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California’s first GeoTour

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Thanks for the response. I really appreciate it.

However, that was not the cache I was referring to. The cache in question is GC25RWX. I'm sorry that I was not specific enough in my question, as I thought it best at the time to leave the identifying information out.

The one you refer to is arguably on Milpitas city property and thus not really a problem. The one I am referring to was not on Milpitas city property.

Ah. This is on the Chamber of Commerce's property. The Chamber is working closely with the City of Milpitas, who have explicit permission.

 

We asked the CO of the now-archived-cache if they had explicit permission and did not get an affirmative response.

Edited by GeoToursHQ
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Thanks for the response. I really appreciate it.

However, that was not the cache I was referring to. The cache in question is GC25RWX. I'm sorry that I was not specific enough in my question, as I thought it best at the time to leave the identifying information out.

The one you refer to is arguably on Milpitas city property and thus not really a problem. The one I am referring to was not on Milpitas city property.

Ah. This is on the Chamber of Commerce's property. The Chamber is working closely with the City of Milpitas, who have explicit permission.

 

We asked the CO of the now-archived-cache if they had explicit permission and did not get an affirmative response.

I just sent you the coordinates of the actual cache and the names of the owners of the property which I believe is correct.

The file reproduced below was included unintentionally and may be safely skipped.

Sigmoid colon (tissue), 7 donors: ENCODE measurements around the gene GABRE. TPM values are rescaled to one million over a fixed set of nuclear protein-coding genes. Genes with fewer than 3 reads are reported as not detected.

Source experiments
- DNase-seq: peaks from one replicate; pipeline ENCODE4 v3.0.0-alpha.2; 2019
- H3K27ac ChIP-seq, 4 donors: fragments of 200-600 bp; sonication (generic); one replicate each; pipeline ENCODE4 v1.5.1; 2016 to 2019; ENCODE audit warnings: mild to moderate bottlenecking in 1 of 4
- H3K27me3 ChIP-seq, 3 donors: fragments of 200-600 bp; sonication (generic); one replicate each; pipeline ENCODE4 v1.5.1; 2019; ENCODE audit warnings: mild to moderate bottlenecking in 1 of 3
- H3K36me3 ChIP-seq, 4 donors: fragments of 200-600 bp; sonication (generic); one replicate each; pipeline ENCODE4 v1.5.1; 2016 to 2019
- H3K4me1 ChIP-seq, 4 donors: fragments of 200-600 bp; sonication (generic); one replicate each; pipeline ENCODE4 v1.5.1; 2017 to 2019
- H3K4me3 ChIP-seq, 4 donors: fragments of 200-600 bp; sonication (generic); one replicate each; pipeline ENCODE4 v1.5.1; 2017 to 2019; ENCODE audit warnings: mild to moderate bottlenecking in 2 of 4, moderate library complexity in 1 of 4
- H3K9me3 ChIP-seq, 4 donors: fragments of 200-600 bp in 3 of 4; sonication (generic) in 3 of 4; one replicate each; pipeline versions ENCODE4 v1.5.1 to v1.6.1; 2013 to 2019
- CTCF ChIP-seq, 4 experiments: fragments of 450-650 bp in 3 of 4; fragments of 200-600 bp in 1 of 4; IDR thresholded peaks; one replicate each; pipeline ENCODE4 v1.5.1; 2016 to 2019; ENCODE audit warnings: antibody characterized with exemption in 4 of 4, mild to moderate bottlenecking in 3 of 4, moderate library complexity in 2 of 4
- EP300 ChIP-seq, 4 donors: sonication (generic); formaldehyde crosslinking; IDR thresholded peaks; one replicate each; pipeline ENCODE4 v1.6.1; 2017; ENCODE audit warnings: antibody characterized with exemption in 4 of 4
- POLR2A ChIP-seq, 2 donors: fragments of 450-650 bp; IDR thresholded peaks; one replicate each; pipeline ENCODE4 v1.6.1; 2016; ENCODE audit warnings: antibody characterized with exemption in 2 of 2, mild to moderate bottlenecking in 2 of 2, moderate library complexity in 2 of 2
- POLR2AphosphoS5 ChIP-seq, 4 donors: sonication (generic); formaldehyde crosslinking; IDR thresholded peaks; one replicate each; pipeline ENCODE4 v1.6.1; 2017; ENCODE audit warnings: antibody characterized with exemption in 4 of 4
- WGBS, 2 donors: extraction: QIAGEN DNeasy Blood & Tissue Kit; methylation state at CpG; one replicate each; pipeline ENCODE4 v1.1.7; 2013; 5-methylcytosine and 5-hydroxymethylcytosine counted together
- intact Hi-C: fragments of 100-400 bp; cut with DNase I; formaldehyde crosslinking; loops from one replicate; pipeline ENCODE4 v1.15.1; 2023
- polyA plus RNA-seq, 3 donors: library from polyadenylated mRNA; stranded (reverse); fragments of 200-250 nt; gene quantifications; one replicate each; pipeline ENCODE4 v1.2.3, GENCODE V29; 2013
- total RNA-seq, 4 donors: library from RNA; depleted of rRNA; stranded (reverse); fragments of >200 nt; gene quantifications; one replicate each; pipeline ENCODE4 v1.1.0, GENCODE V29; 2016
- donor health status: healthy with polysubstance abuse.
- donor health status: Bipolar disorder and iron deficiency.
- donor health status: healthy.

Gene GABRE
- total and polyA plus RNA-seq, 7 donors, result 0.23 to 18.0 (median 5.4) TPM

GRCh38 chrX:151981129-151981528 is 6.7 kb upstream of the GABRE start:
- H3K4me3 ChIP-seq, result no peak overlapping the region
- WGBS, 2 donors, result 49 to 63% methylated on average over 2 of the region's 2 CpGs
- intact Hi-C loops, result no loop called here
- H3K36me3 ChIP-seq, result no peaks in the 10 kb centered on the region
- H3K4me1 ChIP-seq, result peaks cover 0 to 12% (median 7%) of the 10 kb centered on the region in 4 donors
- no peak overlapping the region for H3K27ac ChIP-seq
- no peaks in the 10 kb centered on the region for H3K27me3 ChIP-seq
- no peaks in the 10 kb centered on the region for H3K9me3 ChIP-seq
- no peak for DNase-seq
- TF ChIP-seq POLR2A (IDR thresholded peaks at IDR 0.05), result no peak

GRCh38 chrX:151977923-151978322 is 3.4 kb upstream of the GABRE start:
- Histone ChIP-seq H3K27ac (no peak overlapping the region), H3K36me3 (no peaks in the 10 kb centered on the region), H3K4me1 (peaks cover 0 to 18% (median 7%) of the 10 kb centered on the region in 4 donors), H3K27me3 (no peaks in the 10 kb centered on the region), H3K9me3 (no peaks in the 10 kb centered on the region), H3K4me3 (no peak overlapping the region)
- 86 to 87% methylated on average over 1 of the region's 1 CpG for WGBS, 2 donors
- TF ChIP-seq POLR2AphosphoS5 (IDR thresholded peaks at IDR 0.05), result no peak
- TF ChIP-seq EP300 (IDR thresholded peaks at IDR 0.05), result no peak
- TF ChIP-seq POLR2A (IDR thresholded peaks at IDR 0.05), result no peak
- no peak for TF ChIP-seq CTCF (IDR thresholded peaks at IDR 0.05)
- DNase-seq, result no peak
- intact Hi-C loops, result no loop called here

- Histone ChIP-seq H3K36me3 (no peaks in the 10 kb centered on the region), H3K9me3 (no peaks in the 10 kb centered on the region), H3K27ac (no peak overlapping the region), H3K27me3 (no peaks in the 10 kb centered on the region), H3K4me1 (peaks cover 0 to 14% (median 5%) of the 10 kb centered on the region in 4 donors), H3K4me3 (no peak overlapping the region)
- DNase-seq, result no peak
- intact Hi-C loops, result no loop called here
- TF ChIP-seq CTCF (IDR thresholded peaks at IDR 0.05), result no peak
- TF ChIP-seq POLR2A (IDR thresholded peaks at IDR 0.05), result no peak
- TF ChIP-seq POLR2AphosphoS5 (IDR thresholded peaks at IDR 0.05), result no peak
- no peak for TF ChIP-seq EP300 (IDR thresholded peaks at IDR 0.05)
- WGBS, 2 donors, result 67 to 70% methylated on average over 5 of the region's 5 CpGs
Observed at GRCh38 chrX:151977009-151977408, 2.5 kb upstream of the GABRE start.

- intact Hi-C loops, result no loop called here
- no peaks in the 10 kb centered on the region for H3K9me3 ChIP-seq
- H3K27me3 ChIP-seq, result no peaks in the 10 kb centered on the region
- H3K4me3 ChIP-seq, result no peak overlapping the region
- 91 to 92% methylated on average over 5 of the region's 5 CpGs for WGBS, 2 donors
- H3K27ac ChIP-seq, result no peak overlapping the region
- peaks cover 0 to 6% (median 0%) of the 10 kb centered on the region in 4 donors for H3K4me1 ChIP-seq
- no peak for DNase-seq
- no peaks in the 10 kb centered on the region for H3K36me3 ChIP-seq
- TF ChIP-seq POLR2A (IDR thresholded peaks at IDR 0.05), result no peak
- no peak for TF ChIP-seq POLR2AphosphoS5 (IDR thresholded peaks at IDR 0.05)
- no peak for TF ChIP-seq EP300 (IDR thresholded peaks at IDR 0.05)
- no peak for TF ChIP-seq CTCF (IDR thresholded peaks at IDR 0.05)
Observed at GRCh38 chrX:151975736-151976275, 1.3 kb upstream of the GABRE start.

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The one I am referring to was not on Milpitas city property.

 

Just to clarify (since I Reviewed the original cache being referred to), the cache is on the property line between the CoC and the adjacent business. Judging from the maps, it seems like the most reasonable access is through the parking lot behind the CoC (i.e. it looks too narrow between the buildings, and an on-ramp to the freeway and presumably a fence block access on the other sides). I don't think the situation is as clear cut as you and others are portraying it.

 

I've had to Archive similar placements in which the cache is "bothering the neighbors" and needs to go to avoid unpleasant confrontations. I don't think the CoC will get unpleasant about it, but I think it's reasonable for them to ask.

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Ah. This is on the Chamber of Commerce's property. The Chamber is working closely with the City of Milpitas, who have explicit permission.

 

We asked the CO of the now-archived-cache if they had explicit permission and did not get an affirmative response.

 

OK, good. Now I understand better.